How to Calculate Calories in Food

Updated March 23, 2017

Through a variety of available resources and messages, people -- whether they’re health-conscious or not -- know that sugar-laden foods such as sweets and ice cream are “unhealthy” and that fruits and vegetables are generally low in calories. A calorie is a unit of energy expenditure and a way of measuring the energy that food provides to your body. Calories provide energy, protein, carbohydrates, fat and nutrients. Your body turns food into fuel by burning it to produce calories. Counting and keeping track of calories is not difficult, but you should know about different food group calories and be aware of some calorie myths.

Read food-container labels. The Food Standards Agency (FSA) and its American counterparts -- the U.S. Food and Drug Administration and the U.S. Department of Agriculture -- require nutrition information, including calorie content, on nearly all packaged foods. Information for non-packaged food items, such as fruits and vegetables or non-packaged meat, is normally displayed near the products.

Research elsewhere if you can’t decipher the information contained on labels. There’s plenty of help available at libraries, bookstores and especially online. The calorie information on a food label, for example, is the amount of calories contained in one serving. This distinction can be overlooked, especially on an item like a 140g (5 oz) can of tuna. This seemingly small amount of tuna, which many people might assume constitutes a single serving, actually is considered 2.5 servings on most tuna-can labels as of 2010.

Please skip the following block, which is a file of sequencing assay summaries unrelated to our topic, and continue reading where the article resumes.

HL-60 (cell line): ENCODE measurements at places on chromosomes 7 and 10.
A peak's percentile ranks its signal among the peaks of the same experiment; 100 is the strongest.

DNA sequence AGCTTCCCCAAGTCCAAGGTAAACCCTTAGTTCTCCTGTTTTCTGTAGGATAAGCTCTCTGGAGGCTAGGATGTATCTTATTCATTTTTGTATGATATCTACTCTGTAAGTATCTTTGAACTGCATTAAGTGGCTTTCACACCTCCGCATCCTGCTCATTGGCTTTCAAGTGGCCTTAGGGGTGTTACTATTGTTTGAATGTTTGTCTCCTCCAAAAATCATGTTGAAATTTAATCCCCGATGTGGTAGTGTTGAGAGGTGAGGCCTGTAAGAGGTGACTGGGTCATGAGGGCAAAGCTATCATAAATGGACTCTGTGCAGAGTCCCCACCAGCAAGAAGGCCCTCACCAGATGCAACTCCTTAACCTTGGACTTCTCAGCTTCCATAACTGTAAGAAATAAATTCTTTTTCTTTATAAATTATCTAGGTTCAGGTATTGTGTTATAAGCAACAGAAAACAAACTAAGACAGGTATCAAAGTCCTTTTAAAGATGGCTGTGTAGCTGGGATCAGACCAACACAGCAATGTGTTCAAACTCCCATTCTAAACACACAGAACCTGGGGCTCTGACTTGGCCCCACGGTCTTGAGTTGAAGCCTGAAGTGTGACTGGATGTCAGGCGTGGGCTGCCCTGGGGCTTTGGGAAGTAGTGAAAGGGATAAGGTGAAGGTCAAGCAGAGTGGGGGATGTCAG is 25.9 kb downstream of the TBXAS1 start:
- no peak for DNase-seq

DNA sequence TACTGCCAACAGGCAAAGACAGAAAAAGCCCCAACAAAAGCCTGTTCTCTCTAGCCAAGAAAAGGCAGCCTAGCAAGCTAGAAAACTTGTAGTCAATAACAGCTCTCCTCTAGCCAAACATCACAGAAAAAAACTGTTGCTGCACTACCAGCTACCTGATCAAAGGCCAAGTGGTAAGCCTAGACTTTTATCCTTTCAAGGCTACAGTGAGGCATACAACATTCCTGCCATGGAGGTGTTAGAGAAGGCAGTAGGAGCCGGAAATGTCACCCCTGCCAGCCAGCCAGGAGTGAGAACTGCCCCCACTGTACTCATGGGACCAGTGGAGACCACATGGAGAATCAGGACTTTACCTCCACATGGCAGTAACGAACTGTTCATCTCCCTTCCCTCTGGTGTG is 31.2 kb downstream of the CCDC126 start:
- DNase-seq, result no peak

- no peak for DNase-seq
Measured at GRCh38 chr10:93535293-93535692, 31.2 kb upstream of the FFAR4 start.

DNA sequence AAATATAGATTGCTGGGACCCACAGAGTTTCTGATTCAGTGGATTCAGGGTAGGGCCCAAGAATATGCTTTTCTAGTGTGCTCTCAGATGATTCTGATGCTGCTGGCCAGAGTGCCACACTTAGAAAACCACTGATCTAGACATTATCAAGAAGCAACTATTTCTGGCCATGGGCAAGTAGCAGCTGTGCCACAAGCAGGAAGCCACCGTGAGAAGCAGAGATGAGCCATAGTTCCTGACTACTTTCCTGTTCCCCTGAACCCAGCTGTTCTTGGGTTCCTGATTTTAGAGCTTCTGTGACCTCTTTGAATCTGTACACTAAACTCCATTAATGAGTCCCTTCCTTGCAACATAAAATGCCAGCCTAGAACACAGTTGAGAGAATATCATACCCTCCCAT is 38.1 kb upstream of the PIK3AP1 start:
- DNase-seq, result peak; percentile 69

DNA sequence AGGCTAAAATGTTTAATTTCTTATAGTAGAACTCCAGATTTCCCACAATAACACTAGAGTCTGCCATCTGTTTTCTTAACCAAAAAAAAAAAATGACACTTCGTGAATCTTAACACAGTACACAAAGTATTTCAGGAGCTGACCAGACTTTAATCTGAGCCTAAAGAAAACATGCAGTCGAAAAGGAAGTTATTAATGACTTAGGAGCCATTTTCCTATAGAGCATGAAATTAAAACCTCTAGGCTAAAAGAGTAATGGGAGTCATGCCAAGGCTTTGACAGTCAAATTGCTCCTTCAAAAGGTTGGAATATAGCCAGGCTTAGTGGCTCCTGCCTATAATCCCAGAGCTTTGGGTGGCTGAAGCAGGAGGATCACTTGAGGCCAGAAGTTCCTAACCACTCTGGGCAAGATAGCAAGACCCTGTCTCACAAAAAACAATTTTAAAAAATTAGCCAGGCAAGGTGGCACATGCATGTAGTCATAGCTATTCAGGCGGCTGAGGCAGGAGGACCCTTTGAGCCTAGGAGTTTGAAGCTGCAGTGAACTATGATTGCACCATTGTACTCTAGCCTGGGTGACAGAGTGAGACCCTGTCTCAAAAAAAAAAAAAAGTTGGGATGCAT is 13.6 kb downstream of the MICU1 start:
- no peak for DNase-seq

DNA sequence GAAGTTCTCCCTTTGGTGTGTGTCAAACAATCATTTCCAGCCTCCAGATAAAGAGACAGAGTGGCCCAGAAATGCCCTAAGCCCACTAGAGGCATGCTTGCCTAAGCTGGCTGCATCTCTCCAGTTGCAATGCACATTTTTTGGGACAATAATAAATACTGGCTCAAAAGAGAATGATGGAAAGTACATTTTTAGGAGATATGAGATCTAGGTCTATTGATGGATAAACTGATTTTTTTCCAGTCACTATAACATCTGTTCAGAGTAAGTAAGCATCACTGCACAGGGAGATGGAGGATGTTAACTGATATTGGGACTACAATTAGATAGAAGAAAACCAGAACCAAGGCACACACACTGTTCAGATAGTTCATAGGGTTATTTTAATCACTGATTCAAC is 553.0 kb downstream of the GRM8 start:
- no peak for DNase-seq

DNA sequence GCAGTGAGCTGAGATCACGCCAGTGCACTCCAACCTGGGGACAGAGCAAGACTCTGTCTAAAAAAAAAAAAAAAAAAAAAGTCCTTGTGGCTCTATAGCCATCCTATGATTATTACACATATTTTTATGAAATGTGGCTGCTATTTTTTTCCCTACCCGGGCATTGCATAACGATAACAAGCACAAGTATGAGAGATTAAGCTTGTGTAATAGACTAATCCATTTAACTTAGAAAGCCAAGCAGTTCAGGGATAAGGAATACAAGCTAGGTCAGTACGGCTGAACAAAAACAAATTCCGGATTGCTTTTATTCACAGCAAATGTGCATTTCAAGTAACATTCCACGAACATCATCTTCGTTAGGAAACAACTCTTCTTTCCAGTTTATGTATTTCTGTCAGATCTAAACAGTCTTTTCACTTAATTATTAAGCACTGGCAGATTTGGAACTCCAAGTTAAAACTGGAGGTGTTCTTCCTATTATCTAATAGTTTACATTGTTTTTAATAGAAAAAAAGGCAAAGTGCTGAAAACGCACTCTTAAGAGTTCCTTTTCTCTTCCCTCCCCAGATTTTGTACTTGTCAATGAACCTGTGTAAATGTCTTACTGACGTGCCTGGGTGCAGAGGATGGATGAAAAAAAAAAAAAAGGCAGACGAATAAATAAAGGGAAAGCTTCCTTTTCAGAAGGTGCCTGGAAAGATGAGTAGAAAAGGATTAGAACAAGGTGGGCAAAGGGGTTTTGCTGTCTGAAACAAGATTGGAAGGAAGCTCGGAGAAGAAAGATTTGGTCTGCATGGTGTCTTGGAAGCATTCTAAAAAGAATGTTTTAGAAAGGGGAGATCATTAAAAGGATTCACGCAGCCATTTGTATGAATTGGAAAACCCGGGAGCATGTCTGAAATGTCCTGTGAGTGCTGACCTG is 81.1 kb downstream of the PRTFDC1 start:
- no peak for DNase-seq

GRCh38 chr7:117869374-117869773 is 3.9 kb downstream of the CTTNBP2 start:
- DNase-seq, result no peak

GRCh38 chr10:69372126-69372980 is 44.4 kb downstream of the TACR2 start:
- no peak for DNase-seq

Learn how to translate food-label information not directly identified as “calories.” It’s important to know, for instance, how many calories are derived from fat and carbohydrates, which are listed by weight in grams and as percentages per serving on the label. There are nine calories per gram of fat and four calories per gram in carbohydrates and protein. A rule-of-thumb recommendation is a 45/35/20 percentage split from calories derived from carbohydrates, fat and protein. This ratio will differ depending on your body type, weight, age and level of physical activity. That 140g can of tuna contains nearly half the recommended daily allowance (RDA) for fat and about 25 percent of your carbohydrate needs, so you’ll have to monitor your diet the rest of the day to ensure you don’t get too many calories from fat and carbs.

Read carefully the calorie information on products labelled as “fat free” or “low fat.” These items must meet specific fat-content requirements, but the amount of calories in such products can be extremely high.

Use a calorie calculator, especially as you learn the calorie content of different foods. You can purchase hand-held calculators for in-store use or use online versions.


Generally, 3,500 calories equals 454g (1 lb) of fat. You need to burn 3,500 calories more you than consume to lose 454g of weight. Cutting 500 calories from your daily diet, you'll lose about 454g per week.

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About the Author

John Kibilko has been writing professionally since 1979. He landed his first professional job with "The Dearborn Press" while still in college. He has since worked as a journalist for several Wayne County newspapers and in corporate communications. He has covered politics, health care, automotive news and police and sports beats. Kibilko earned a Bachelor of Arts in journalism from Wayne State University.